Hulk Hogan can investigate Gawker emails, judge rules


Hulk Hogan has been given the legal go-ahead to investigate Gawker employees' computers, emails and text messages -- a highly contentious ruling that Gawker's attorney says has "no basis in law or fact."

Circuit Judge Pamela Campbell issued a nine-page ruling on Wednesday stating that Hogan was entitled to a "forensic inspection" of Gawker staffers' private data due to his suspicion that they orchestrated the leak of a racist rant he made on a private sex tape. It would give the plaintiff unprecedented access to the defendant's private material and information, Gawker's lawyer says.

Hogan, whose real name is Terry Bollea, is suing Gawker for $100 million on the claim that the media company invaded his privacy by publishing an excerpt from a sex tape he made with his friend's wife. In July, Hogan also accused Gawker of leaking an excerpt of him making a racist rant to the National Enquirer and Radar Online. "I mean, I am a racist, to a point," Hogan says at one point during that excerpt, before using the "N" word.

Related: Hulk Hogan: 'I'm not a racist'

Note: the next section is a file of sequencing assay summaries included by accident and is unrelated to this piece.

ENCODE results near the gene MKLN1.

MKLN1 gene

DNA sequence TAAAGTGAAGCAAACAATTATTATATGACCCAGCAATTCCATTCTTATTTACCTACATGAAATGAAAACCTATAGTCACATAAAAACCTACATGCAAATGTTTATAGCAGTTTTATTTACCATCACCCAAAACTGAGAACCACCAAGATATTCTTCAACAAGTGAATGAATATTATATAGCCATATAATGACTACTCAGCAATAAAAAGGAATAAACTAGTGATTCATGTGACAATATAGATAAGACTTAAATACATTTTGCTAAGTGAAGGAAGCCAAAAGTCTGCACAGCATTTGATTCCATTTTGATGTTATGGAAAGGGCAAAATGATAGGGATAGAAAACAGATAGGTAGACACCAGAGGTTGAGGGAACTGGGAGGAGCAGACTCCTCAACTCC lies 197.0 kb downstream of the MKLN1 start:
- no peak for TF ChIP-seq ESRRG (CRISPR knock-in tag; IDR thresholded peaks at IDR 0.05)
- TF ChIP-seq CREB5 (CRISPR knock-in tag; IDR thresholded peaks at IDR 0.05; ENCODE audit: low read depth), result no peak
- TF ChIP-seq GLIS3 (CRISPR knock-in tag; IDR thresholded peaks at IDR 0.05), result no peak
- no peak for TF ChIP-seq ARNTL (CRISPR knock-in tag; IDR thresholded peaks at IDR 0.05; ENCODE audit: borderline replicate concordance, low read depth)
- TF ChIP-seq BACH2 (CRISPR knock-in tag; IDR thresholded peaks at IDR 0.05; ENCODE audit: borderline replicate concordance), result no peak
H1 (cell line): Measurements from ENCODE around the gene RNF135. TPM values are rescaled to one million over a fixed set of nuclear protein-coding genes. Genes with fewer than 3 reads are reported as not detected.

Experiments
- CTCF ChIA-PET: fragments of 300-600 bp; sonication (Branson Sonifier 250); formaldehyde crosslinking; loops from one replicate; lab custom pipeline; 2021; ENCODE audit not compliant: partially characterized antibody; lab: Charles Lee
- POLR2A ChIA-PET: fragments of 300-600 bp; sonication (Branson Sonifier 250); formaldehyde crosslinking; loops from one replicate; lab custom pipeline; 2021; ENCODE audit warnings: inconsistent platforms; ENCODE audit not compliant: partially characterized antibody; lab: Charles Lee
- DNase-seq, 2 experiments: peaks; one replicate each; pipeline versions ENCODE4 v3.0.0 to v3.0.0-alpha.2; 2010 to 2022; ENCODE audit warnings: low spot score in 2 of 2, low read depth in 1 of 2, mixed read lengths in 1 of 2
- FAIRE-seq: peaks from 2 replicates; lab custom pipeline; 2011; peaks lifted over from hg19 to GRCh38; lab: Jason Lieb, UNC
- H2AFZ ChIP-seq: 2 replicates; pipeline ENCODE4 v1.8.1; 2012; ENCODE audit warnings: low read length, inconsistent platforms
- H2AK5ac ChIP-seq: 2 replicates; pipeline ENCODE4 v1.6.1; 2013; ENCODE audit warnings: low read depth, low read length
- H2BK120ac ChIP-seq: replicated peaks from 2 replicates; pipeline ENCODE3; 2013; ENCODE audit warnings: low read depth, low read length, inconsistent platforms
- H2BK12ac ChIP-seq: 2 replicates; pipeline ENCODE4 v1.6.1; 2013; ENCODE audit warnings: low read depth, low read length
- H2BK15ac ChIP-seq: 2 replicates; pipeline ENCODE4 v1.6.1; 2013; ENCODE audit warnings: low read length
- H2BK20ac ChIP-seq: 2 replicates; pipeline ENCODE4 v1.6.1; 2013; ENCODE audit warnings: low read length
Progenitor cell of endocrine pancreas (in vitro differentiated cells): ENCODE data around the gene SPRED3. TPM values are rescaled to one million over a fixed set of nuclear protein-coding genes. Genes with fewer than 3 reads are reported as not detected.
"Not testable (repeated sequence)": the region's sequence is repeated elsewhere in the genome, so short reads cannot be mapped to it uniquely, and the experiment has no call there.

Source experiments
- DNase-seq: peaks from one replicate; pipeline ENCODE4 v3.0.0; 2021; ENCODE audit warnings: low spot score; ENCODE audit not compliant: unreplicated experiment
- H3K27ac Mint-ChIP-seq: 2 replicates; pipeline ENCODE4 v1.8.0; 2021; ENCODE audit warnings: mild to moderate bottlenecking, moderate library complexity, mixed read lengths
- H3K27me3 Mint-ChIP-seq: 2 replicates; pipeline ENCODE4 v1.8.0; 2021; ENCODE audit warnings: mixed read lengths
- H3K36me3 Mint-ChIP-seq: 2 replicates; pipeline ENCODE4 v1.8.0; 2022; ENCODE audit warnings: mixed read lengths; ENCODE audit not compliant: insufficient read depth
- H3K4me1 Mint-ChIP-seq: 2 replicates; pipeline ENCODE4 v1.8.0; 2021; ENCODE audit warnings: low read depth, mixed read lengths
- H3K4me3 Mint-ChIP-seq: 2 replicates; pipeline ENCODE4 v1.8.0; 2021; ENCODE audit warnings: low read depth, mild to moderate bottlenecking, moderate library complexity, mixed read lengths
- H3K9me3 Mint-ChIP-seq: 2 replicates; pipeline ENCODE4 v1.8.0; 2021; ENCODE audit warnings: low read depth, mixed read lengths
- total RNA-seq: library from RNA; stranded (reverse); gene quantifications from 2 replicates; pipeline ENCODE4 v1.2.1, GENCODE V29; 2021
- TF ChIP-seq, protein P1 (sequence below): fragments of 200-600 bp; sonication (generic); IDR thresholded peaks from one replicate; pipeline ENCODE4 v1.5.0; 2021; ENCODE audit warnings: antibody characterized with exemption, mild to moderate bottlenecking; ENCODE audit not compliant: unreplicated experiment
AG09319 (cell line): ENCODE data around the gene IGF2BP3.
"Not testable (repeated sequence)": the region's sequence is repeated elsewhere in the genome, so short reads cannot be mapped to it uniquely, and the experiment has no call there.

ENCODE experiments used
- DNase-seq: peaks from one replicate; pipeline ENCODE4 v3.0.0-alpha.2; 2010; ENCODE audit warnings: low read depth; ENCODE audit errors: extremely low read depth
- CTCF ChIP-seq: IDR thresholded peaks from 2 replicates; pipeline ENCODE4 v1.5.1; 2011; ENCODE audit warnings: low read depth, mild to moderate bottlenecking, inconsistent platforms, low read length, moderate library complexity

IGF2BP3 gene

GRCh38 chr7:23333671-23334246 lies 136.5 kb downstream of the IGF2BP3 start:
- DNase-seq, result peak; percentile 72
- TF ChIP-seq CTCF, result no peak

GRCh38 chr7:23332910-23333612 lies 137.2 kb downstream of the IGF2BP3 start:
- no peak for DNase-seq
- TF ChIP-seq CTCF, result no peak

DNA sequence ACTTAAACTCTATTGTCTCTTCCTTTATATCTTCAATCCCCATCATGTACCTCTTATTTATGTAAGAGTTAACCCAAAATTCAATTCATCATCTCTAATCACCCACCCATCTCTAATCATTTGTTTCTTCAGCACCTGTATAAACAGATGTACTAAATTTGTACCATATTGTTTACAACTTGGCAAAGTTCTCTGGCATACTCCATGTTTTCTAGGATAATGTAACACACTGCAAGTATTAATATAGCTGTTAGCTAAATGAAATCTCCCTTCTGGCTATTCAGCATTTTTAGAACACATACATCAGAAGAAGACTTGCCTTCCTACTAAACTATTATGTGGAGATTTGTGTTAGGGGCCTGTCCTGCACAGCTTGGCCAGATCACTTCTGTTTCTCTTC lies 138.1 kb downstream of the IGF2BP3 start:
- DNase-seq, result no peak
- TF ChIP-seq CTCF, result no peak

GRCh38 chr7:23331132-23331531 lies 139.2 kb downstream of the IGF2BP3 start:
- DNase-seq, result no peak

National Enquirer and Radar Online have stated publicly that they did not obtain the leak from Gawker. Nevertheless, Judge Campbell is allowing Hogan's legal team "limited discovery" in order to determine "whether or not this serious allegation is true."

The order would give Hogan's team the right to search Gawker employees' computers and phones for a variety of words and terms, including "Hulk Hogan," "racist" and "DVD."

Gawker attorney Michael Berry called the order "literally unprecedented" and said that they would appeal before Campbell's order goes into effect next month.

Related: More Hulk Hogan sex tapes in Gawker case

"This order should send a shiver down the spine of all media companies and anyone who believes in the free press," Berry said. "It says that a court can confiscate all data in a media companies' computer system based on nothing more than a baseless hunch and accusation. It then gives a litigant all reporters' and editors' data that mentions his name and a long list of other names. This order is an affront to the First Amendment."

The initial suit against Gawker has been delayed until at least March of next year.

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